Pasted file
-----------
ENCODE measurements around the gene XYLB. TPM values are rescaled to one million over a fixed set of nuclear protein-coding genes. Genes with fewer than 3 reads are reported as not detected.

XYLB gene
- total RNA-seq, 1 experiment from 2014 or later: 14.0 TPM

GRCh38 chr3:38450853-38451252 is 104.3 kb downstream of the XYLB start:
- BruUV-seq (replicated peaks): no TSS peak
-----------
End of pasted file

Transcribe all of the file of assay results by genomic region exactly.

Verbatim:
ENCODE measurements around the gene XYLB. TPM values are rescaled to one million over a fixed set of nuclear protein-coding genes. Genes with fewer than 3 reads are reported as not detected.

XYLB gene
- total RNA-seq, 1 experiment from 2014 or later: 14.0 TPM

GRCh38 chr3:38450853-38451252 is 104.3 kb downstream of the XYLB start:
- BruUV-seq (replicated peaks): no TSS peak